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Tuesday, July 2nd, 2013 12:13 am
Not so many books finished this month, but have quite a few ongoing as I close the month.

First finished was the Yoggie book club choice: Fluke by James Herbert. I've read quite a few James Herbert books. This isn't like his others. It's touching, and warm, and not horrific, though there are scenes of jeopardy. It's about a dog, and I really cared for the dog as I was reading it. I suspect James Herbert must have been a dog lover to write such a well observed book about the dog's perspective.

Next up was Whitstable by Stephen Volk. This is more a novella than a novel, quite short, and tells a fictional story slotted into the real life of Peter Cushing. I'm not that familiar with Peter Cushing's life, and can't tell how well-judged the biographical side of this book is. But it was a moving read, and quite gripping, and I would recommend it to any fans of Cushing, or Hammer films, or just a good story.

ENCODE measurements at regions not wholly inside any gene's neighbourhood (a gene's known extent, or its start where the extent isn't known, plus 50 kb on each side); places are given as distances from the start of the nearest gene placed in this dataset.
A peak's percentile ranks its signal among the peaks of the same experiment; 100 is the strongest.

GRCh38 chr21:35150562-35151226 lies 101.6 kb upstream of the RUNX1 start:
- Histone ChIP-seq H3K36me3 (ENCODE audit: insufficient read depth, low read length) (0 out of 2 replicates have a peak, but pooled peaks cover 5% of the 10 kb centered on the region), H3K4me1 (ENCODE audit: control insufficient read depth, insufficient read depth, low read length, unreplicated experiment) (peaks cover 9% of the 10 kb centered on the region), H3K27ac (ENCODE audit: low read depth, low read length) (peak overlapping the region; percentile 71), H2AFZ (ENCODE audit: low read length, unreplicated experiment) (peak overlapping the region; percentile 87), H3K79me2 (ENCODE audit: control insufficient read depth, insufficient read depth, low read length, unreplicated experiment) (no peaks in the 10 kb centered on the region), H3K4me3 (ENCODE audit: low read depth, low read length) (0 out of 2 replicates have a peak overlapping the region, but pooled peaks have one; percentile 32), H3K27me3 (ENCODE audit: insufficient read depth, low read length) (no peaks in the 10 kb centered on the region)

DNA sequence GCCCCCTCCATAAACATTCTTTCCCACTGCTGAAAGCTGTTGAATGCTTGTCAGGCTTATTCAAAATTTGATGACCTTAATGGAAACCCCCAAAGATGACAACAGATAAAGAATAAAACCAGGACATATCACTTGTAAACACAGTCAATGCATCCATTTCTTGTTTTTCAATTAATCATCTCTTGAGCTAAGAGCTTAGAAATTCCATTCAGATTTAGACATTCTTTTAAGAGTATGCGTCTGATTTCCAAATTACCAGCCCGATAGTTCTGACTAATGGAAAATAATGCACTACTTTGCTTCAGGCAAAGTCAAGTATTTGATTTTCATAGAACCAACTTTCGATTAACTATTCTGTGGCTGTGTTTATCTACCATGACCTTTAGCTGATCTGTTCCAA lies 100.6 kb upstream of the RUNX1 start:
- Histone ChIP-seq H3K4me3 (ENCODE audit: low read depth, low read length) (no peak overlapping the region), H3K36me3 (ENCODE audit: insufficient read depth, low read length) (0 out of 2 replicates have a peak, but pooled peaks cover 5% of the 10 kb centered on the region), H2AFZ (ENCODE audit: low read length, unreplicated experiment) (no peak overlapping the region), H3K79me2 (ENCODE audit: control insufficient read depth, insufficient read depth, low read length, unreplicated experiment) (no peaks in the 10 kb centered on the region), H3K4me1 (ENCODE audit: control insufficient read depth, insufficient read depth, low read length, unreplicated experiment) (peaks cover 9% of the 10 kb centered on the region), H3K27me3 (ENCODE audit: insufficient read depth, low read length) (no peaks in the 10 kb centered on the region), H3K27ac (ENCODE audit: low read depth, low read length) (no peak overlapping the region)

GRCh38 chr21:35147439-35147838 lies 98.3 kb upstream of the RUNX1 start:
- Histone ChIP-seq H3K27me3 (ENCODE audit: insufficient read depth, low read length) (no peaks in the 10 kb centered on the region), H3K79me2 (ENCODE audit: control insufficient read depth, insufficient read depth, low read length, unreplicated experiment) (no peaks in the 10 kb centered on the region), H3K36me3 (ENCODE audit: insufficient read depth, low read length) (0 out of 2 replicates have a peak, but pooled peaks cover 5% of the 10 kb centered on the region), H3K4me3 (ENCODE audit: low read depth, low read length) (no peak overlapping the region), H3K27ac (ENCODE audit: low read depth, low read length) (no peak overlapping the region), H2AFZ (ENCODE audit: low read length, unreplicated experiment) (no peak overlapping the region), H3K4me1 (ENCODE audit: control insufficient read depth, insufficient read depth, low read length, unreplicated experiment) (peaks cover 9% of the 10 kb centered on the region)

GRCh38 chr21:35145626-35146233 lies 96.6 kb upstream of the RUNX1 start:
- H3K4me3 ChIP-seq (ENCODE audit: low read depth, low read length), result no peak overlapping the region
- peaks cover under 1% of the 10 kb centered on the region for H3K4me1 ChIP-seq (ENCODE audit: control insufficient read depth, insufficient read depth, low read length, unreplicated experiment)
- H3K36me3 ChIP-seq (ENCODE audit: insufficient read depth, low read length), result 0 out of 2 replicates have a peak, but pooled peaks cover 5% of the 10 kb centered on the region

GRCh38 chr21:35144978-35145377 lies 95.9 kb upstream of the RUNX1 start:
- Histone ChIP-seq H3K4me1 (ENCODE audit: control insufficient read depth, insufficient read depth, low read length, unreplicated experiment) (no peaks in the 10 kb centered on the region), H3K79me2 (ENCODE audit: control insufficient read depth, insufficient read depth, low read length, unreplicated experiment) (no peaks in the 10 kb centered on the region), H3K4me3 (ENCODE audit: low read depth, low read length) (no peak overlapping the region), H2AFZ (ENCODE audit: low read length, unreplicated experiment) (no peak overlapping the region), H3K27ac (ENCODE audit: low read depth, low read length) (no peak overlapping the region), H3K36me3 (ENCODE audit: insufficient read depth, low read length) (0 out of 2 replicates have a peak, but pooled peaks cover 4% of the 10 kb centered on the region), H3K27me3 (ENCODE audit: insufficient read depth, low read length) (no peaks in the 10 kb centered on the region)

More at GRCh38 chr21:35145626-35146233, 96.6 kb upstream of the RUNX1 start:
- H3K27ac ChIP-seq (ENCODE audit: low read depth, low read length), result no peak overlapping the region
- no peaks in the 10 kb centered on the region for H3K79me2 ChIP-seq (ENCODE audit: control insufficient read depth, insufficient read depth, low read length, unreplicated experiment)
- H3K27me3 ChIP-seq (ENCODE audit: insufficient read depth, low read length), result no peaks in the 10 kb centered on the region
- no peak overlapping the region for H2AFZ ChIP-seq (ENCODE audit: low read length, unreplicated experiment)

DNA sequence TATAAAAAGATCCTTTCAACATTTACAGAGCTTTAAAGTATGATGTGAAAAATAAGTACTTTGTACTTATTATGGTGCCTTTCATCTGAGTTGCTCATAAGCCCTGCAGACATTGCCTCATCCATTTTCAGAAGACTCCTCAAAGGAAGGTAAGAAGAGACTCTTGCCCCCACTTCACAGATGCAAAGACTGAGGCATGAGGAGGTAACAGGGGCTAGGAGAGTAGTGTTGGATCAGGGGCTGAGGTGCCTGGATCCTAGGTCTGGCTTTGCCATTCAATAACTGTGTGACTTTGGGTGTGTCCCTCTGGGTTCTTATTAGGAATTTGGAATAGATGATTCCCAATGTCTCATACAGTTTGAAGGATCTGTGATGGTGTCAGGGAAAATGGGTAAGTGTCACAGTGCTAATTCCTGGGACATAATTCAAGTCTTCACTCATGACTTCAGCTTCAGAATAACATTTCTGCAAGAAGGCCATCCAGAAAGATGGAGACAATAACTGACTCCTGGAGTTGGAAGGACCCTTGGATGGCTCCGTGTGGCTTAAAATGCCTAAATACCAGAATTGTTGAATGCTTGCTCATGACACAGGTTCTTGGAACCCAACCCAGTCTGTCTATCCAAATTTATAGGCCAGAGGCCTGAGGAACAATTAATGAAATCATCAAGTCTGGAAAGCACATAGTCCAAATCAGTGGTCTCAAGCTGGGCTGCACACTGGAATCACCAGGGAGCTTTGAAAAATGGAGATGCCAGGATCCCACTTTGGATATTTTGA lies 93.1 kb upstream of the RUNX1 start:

The Ocean at the End of the Lane is Neil Gaiman's new book. I read this on my Kindle and really enjoyed it. It's marketed as for adults, and there are some adult things in it, but nothing as strong as, for example, American Gods. I suspect it could be read by youngsters well. It's very much in the spirit of Diana Wynne Jones books. Good stuff. I also ordered a signed hardback copy for me to keep.

Something Borrowed was the latest Doctor Who 50th Anniversary e-short, this time by Richelle Mead, the first lady to write one of these short stories. It's been well received by Doctor Who fans, but I struggled with it quite a lot. It features Sixie and Peri, and I found it quite difficult to get into. It was also set on a very alien world, which is never a promising thing for me. I'm not the biggest fan of sci-fi, despite being an ardent Who fan. So not a big success. But still vastly better than the misfire of the First Doctor story months ago.

The Obverse Book of Detectives is the latest in a series of quarterly slim volumes published by Obverse Books. This one contains six detective stories. Mostly they use very unusual settings, and many experiment with the detective story format. Despite that my favourite of the bunch had perhaps the most conventional setting of the lot. But 'The Sorcerous Dogsnatchers of Fishwife Lane' still won out for me on sheer outright barminess.